Vangelis, the electronic-music pioneer who won an Oscar for “Chariots of Fire” and composed such other landmark film scores as “Blade Runner,” died Tuesday, the Athens News Agency reported. He was 79. Greek media reports say he died in a French hospital while being treated for COVID-19.
The self-taught musician enjoyed a long career in European pop music before the magical textures and colors of his 1970s solo albums brought him to the attention of film and TV producers. The use of a track from his 1975 album “Heaven and Hell” as the theme for Carl Sagan’s 1980 PBS series “Cosmos” brought his name and music into prominence in America.
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But it was his music for the 1981 film “Chariots of Fire” that brought him worldwide fame. Producer David Puttnam made the unorthodox choice for his period sports drama after hearing Vangelis’s music for the French nature documentary “Opera Sauvage” and the studio album “China.”
As he often did, Vangelis performed all of the instruments, including synthesizer, piano, drums and percussion. His memorable theme not only entranced moviegoers but the soundtrack reached no. 1 on the Billboard charts and was nominated for a Record of the Year Grammy.
He declined to attend the Academy Awards, where he won in March 1982. “They put a lot of pressure on me to go to America for the Oscar,” he told a British journalist at the time, “but I don’t like to be pushed, and especially for that. I hate the idea of competition.”
The Oscar for “Chariots of Fire” made him immediately bankable as a film composer. Ridley Scott hired him for his science-fiction film “Blade Runner” and Costa-Gavras engaged him for the Jack Lemmon drama “Missing,” both in 1982 and both nominated for BAFTA awards. The Mel GIbson remake of “The Bounty” followed in 1984.
Subsequent scores, also for historical dramas, included Ridley Scott’s “1492: Conquest of Paradise” (1992) and Oliver Stone’s “Alexander” (2004), both less celebrated but still musically compelling for their mix of electronics with conventional orchestra and choirs. He also scored Roman Polanski’s erotic thriller “Bitter Moon” (1992).
Vangelis was born Evángelos Odysséas Papathanassíou on March 29, 1943, and raised in Athens. A self-taught pianist, he formed a rock band, the Forminx, in 1963, playing pop music and Beatles covers, but began working on film scores and sessions a few years later. After relocating to Paris, in 1968 he formed the progressive-rock quartet Aphrodite’s Child with a group of Greek expatriates, including Demis Roussos. The group enjoyed chart success in several European countries, particularly the single “Rain and Tear.”
After that group dissolved, he declined an offer to replace Rick Wakeman in progressive-rock legends Yes and instead focused on solo work and film scores. However, after moving to London in 1975, he began collaborating with Yes singer Jon Anderson, with whom he released four albums as “Jon and Vangelis” between 1980 and 1991, one of which reached the British top 5.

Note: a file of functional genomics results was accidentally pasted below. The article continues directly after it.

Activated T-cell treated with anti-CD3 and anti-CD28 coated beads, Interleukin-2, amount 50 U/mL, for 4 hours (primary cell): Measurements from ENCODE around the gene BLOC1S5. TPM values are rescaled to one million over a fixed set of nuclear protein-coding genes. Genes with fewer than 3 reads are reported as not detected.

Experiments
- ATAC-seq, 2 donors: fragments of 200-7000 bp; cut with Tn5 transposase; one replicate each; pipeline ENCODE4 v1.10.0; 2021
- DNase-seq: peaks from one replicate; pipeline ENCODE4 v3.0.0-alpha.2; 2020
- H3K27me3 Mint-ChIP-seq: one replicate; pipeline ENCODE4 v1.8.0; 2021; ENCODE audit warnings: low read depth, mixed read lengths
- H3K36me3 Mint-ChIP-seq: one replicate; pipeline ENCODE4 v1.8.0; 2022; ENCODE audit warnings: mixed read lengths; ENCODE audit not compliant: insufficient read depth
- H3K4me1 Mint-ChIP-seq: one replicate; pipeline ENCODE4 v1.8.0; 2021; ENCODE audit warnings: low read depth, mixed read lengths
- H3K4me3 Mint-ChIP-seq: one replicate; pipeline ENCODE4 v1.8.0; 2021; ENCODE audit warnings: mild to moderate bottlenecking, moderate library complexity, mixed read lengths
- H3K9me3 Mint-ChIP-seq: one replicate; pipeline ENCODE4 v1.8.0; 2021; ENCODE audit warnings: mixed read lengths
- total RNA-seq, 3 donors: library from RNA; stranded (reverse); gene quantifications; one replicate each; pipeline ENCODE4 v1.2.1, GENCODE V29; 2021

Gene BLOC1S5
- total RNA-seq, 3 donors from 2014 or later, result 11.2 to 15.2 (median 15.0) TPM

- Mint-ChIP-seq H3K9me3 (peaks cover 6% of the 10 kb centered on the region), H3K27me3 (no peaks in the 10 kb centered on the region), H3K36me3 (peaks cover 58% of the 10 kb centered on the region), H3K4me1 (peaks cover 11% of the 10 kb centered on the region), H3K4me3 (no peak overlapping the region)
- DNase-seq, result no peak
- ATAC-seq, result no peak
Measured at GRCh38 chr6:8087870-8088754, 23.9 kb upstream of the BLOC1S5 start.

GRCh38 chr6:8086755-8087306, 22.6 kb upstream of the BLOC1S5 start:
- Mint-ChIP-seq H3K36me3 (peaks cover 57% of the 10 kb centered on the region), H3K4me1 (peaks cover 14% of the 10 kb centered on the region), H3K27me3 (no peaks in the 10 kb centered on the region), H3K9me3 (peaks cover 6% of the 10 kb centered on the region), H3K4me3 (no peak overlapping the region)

Increasingly reclusive, he gave few interviews, preferring studio work to publicity and promotion. Yet in one 1980s interview, he said this: “People say that a synthesizer is a machine, not a natural sound. Everything is natural. The first instrument built – a flute or maybe a tom-tom – was a machine to create sound. Acoustical conventional instruments, like a guitar, are fantastic, but they are restricted and always give the same sort of sound. It allows us to go beyond what we have known. You can start from a beep, and develop a whole range of sounds with endless variations. It is incredible.”
There had been electronic-music scores prior to Vangelis’s rise to prominence, but the enormous commercial success of “Chariots of Fire” and the artistic success of “Blade Runner” and other scores helped to ensure a future for synth-based composition in film and TV. Before long, all-electronic scores were commonplace (“Miami Vice” in 1984, “Witness” in 1985, etc.) and composers embraced this new form of music-making.
Vangelis composed for the Greek theater (“Elektra,” 1983, and “Medea,” 1992, both with Irene Papas), for ballets in London (“Modern Prometheus,” 1985, and “Beauty and the Beast,” 1986), and for documentaries by undersea explorer Jacques Cousteau (“Rediscover the World,” 1992).
The restless artist moved from solo albums to music for nature films and sporting events throughout the ’80s, ’90s and 2000s. His choral symphony “Mythodea” was adopted by NASA as the theme for its 2001 Mars Odyssey mission and he penned original music for the European Space Agency’s 2014 expedition to Comet 67P.
He composed music for the funeral of physicist Stephen Hawking in 2018. His last studio album, 2021’s “Juno to Jupiter,” was inspired by NASA’s Juno space probe. Two of his later solo albums, 1996’s “Oceanic” and 2016’s “Rosetta,” earned Grammy nominations as Best New Age Album.
Details of his personal life remain mysterious. Some reports suggest that he was married twice but had no children.
Vangelis’ stature in his home country is evidenced by a statement from Greek prime minister Kyriakos Mitsotakis, who called him “a pioneer of electronic sound.”
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